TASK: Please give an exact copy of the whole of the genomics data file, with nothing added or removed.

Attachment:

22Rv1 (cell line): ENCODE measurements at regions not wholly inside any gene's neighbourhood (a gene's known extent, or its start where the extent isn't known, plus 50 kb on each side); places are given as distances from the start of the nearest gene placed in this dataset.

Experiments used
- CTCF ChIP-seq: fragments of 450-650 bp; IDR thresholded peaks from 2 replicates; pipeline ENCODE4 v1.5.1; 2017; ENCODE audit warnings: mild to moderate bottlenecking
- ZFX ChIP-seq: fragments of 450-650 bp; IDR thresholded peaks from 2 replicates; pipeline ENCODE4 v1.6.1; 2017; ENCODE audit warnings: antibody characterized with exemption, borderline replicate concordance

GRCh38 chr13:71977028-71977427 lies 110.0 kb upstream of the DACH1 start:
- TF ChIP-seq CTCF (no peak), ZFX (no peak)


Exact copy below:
22Rv1 (cell line): ENCODE measurements at regions not wholly inside any gene's neighbourhood (a gene's known extent, or its start where the extent isn't known, plus 50 kb on each side); places are given as distances from the start of the nearest gene placed in this dataset.

Experiments used
- CTCF ChIP-seq: fragments of 450-650 bp; IDR thresholded peaks from 2 replicates; pipeline ENCODE4 v1.5.1; 2017; ENCODE audit warnings: mild to moderate bottlenecking
- ZFX ChIP-seq: fragments of 450-650 bp; IDR thresholded peaks from 2 replicates; pipeline ENCODE4 v1.6.1; 2017; ENCODE audit warnings: antibody characterized with exemption, borderline replicate concordance

GRCh38 chr13:71977028-71977427 lies 110.0 kb upstream of the DACH1 start:
- TF ChIP-seq CTCF (no peak), ZFX (no peak)